California Democrats and Republicans rarely agree on much of anything. Except online sports betting, apparently.
Both the Democratic and Republican parties in California are against Prop 27, according to statements from party officials. Prop 27 would legalize online sports betting in a state that has the world’s fifth-largest economy. The Republicans also oppose Prop 26, which would allow sports betting at California’s tribal casinos and horse racetracks. Democrats are neutral on Prop 26.
The state parties’ unified opposition to Prop 27 is a strong force against the private sportsbooks’ attempt to get as much share of the California sports betting market as possible, despite Prop 27 providing permanent funding for homelessness programs.
But how unusual is it for Democrats and Republicans in California to agree on a political issue? Has this happened before?
WORST-CASE SCENARIO: If Prop 26 and Prop 27 Both Fail, What’s Next for California Sports Betting?
How Often Do CA Democrats and Republicans Agree on a Prop?
We used Google advanced search to locate any evidence that the Dems and GOP were in unison on ballot initiatives in California since 2006. We set the search time as Jan. 1, 2006 to Nov. 1, 2021.
We found only two instances of the two parties in California agreeing on a ballot proposal in the past 15-plus years.
In 2010, Prop 14 would have created a new primary election process in the state of California, something that prompted both the Democrats and Republicans to, as the Los Angeles Times wrote, “vehemently oppose the open-primary measure.” Prop 14 passed.
Also in 2010, most Republicans and all Democrats were opposed to Prop 20, which would have stripped lawmakers of their power to draw congressional districts. Prop 20 passed.
Making it harder to find instances of common ground between the two parties is the way the Democrats have dominated the GOP like the Harlem Globetrotters owned the Washington Generals. In 2016, and again in 2018, not one Republican held statewide office in California. As Jim Newton of UCLA’s Blue Print wrote, “There are no more furiously argued questions in California politics that matter.”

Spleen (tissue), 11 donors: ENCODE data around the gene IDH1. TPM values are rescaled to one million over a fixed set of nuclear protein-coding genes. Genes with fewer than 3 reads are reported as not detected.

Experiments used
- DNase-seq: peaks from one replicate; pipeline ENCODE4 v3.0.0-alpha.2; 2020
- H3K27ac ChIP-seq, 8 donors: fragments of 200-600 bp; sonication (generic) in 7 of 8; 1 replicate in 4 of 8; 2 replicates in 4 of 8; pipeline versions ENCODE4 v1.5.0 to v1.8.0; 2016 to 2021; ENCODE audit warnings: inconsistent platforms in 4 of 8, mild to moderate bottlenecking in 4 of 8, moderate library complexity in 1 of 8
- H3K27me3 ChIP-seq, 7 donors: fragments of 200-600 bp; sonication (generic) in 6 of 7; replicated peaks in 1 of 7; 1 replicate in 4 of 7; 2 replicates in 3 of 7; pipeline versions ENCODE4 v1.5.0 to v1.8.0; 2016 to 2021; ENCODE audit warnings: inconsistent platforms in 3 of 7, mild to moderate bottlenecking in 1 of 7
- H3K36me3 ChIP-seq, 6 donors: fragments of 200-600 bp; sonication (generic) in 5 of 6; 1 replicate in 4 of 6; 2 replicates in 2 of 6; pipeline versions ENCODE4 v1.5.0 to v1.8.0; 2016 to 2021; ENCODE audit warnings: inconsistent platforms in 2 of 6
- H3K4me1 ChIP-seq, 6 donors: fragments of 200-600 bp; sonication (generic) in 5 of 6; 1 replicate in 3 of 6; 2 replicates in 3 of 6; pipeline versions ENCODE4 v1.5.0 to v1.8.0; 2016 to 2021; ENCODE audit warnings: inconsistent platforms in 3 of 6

So, we found only two instances of Democrats and Republicans teaming up against a prop in the past 15-plus years. And, in both cases, that joint support didn’t work. That should be encouraging to Prop 27 supporters.
Even when the two parties agree on issues, they usually disagree on how to fix the problem. Sometimes that leads to competing proposals on the California ballot — each addressing a policy in a different way. But this time, both parties are officially against Prop 27. With one very notable exception.
California Gov. Gavin Newsom Remains Neutral on Prop 27
Sure, the California Democratic party is formally against Prop 27, but Gov. Newsom has not come down on either side of the issue.
Earlier in August, at an event in Los Angeles, Newsom was non-committal on Prop 26 vs. Prop 27.
“I know initiatives and folks will say anything,” Newsom said. “Perhaps that initiative will provide a few dollars. I’m not supporting or opposing it. I haven’t given it a lot of thought. But it is not a homeless initiative. I know Angelenos can read between the lines and they know better.”
Newsom’s indifference (if it’s legitimate) only signals that, like an iceberg, more may lie beneath the surface of this issue for some politicians in both parties.